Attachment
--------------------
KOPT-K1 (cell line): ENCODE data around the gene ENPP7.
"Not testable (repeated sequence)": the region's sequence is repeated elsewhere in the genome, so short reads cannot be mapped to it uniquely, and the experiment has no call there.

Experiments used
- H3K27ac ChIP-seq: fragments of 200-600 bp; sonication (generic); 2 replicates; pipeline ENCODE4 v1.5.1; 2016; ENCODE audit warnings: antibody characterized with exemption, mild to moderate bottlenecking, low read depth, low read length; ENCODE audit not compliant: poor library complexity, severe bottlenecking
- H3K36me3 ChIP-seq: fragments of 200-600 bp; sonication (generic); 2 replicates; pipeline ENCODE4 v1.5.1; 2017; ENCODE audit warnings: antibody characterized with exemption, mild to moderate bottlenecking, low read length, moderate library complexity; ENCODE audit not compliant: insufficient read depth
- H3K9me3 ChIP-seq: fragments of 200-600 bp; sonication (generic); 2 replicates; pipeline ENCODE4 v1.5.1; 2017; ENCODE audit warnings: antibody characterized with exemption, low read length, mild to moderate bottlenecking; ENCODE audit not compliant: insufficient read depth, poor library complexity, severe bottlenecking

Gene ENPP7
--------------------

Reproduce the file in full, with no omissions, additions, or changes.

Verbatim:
KOPT-K1 (cell line): ENCODE data around the gene ENPP7.
"Not testable (repeated sequence)": the region's sequence is repeated elsewhere in the genome, so short reads cannot be mapped to it uniquely, and the experiment has no call there.

Experiments used
- H3K27ac ChIP-seq: fragments of 200-600 bp; sonication (generic); 2 replicates; pipeline ENCODE4 v1.5.1; 2016; ENCODE audit warnings: antibody characterized with exemption, mild to moderate bottlenecking, low read depth, low read length; ENCODE audit not compliant: poor library complexity, severe bottlenecking
- H3K36me3 ChIP-seq: fragments of 200-600 bp; sonication (generic); 2 replicates; pipeline ENCODE4 v1.5.1; 2017; ENCODE audit warnings: antibody characterized with exemption, mild to moderate bottlenecking, low read length, moderate library complexity; ENCODE audit not compliant: insufficient read depth
- H3K9me3 ChIP-seq: fragments of 200-600 bp; sonication (generic); 2 replicates; pipeline ENCODE4 v1.5.1; 2017; ENCODE audit warnings: antibody characterized with exemption, low read length, mild to moderate bottlenecking; ENCODE audit not compliant: insufficient read depth, poor library complexity, severe bottlenecking

Gene ENPP7